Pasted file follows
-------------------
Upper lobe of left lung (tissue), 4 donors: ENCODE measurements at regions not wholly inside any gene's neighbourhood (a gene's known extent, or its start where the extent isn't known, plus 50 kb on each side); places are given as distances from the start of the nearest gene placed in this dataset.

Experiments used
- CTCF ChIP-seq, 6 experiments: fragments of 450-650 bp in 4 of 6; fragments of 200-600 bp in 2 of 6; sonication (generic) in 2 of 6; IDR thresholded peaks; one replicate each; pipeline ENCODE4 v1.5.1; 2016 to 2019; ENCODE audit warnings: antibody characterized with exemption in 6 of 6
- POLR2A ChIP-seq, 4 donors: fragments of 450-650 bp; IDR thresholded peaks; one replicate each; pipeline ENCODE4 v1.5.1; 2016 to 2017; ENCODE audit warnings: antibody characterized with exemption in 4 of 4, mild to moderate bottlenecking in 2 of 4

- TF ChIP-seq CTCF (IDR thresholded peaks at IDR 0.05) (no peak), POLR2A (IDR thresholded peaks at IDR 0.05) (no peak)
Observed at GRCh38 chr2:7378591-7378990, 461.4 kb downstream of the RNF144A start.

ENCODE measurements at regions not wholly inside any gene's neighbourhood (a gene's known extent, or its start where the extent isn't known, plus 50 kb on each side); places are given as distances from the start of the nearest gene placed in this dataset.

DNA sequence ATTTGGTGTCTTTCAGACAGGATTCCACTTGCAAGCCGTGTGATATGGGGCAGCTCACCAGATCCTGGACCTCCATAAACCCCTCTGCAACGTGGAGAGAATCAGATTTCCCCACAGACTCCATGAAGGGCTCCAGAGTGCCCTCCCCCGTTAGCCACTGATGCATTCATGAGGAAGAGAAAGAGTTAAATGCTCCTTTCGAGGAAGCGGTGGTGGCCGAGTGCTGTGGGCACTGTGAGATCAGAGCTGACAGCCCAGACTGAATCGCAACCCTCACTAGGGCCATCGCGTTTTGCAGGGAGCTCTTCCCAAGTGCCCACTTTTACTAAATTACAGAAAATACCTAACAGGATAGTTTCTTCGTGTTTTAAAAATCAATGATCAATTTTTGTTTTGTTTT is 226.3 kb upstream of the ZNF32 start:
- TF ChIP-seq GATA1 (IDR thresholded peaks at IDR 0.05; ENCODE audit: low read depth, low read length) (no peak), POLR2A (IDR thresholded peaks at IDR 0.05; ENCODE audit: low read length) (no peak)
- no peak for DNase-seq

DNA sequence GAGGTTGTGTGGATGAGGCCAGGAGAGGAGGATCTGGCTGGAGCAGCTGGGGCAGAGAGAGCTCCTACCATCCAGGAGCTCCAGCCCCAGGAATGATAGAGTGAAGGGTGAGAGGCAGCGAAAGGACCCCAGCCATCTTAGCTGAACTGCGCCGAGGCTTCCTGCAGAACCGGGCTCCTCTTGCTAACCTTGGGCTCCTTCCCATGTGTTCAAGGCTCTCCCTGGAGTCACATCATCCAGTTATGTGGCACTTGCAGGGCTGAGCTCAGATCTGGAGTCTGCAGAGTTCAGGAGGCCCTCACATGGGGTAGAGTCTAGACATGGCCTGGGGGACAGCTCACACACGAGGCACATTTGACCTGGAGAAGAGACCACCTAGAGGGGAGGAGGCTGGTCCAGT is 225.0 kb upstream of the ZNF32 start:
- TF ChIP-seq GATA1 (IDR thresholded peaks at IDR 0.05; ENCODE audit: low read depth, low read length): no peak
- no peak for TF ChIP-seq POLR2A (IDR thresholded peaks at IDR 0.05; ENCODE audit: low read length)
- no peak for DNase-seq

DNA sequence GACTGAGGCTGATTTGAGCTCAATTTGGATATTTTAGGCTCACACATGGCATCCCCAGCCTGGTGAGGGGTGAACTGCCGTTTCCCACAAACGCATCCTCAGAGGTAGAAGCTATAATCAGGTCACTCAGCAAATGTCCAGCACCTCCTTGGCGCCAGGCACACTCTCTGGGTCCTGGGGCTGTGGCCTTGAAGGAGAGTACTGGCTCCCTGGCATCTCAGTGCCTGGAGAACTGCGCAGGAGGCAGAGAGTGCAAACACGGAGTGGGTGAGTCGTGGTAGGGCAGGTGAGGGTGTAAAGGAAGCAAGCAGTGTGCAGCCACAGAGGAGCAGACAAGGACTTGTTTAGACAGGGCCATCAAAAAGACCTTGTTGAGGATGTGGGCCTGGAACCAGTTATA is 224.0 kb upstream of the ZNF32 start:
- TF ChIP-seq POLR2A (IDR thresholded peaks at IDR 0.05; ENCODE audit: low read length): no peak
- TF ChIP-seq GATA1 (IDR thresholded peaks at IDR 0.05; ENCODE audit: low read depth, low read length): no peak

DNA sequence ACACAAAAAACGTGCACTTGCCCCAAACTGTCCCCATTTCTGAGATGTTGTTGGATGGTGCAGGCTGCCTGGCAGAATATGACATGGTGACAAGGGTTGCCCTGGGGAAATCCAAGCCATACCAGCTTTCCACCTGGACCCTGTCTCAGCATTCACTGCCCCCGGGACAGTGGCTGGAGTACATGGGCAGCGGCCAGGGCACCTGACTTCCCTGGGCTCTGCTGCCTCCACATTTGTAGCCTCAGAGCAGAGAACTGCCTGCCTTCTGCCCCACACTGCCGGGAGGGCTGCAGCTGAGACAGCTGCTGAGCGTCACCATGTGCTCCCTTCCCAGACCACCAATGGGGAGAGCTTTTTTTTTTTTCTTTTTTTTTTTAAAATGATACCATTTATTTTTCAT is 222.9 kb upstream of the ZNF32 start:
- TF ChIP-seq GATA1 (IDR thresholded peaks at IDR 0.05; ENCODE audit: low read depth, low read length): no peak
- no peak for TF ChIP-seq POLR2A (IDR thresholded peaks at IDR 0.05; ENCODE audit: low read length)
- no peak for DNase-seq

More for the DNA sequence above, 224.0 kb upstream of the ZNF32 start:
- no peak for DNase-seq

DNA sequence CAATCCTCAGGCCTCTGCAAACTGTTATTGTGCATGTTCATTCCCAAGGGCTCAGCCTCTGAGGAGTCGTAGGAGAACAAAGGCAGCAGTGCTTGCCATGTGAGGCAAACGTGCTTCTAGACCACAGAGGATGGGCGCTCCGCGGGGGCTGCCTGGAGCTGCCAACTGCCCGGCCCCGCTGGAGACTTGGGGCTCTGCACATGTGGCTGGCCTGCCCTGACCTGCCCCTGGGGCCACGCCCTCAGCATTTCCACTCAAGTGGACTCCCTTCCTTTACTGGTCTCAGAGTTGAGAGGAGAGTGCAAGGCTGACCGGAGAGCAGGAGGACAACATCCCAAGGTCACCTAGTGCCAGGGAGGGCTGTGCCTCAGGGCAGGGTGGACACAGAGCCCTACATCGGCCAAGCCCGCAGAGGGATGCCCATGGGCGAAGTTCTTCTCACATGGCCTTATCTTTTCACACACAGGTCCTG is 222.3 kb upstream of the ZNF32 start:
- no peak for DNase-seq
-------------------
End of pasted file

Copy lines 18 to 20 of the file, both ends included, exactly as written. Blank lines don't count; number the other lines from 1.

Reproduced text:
DNA sequence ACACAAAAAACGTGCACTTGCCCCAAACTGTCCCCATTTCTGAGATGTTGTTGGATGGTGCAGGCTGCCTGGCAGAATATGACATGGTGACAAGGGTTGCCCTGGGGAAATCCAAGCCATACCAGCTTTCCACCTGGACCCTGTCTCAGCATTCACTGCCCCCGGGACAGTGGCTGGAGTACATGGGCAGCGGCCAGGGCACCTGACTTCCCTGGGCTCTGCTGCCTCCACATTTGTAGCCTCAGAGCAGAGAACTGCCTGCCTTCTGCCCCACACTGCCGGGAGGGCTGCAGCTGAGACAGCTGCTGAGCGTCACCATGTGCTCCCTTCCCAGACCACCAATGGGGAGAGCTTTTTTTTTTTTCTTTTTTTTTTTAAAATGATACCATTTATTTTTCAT is 222.9 kb upstream of the ZNF32 start:
- TF ChIP-seq GATA1 (IDR thresholded peaks at IDR 0.05; ENCODE audit: low read depth, low read length): no peak
- no peak for TF ChIP-seq POLR2A (IDR thresholded peaks at IDR 0.05; ENCODE audit: low read length)